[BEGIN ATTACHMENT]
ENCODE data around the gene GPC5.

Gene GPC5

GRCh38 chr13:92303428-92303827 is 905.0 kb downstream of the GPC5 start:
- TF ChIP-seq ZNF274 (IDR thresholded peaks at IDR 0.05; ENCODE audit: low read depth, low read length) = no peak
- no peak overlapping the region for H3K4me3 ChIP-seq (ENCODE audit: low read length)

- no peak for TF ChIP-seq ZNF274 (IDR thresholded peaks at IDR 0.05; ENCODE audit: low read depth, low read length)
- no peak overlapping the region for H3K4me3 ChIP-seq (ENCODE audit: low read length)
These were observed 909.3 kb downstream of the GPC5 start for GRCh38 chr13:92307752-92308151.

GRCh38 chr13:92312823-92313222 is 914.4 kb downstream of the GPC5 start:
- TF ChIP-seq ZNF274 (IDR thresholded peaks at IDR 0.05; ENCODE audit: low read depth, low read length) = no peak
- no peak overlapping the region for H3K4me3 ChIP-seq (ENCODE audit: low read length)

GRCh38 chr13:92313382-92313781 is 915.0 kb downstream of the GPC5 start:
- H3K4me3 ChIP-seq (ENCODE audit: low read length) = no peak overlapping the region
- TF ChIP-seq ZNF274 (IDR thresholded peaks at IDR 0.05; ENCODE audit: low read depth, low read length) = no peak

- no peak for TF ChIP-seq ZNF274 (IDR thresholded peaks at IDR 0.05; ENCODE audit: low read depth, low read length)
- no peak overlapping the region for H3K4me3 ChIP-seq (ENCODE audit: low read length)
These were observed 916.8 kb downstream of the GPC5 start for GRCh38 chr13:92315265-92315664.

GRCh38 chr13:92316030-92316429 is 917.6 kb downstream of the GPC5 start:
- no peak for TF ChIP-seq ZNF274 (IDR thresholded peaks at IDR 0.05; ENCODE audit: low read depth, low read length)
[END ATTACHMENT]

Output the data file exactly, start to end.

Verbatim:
ENCODE data around the gene GPC5.

Gene GPC5

GRCh38 chr13:92303428-92303827 is 905.0 kb downstream of the GPC5 start:
- TF ChIP-seq ZNF274 (IDR thresholded peaks at IDR 0.05; ENCODE audit: low read depth, low read length) = no peak
- no peak overlapping the region for H3K4me3 ChIP-seq (ENCODE audit: low read length)

- no peak for TF ChIP-seq ZNF274 (IDR thresholded peaks at IDR 0.05; ENCODE audit: low read depth, low read length)
- no peak overlapping the region for H3K4me3 ChIP-seq (ENCODE audit: low read length)
These were observed 909.3 kb downstream of the GPC5 start for GRCh38 chr13:92307752-92308151.

GRCh38 chr13:92312823-92313222 is 914.4 kb downstream of the GPC5 start:
- TF ChIP-seq ZNF274 (IDR thresholded peaks at IDR 0.05; ENCODE audit: low read depth, low read length) = no peak
- no peak overlapping the region for H3K4me3 ChIP-seq (ENCODE audit: low read length)

GRCh38 chr13:92313382-92313781 is 915.0 kb downstream of the GPC5 start:
- H3K4me3 ChIP-seq (ENCODE audit: low read length) = no peak overlapping the region
- TF ChIP-seq ZNF274 (IDR thresholded peaks at IDR 0.05; ENCODE audit: low read depth, low read length) = no peak

- no peak for TF ChIP-seq ZNF274 (IDR thresholded peaks at IDR 0.05; ENCODE audit: low read depth, low read length)
- no peak overlapping the region for H3K4me3 ChIP-seq (ENCODE audit: low read length)
These were observed 916.8 kb downstream of the GPC5 start for GRCh38 chr13:92315265-92315664.

GRCh38 chr13:92316030-92316429 is 917.6 kb downstream of the GPC5 start:
- no peak for TF ChIP-seq ZNF274 (IDR thresholded peaks at IDR 0.05; ENCODE audit: low read depth, low read length)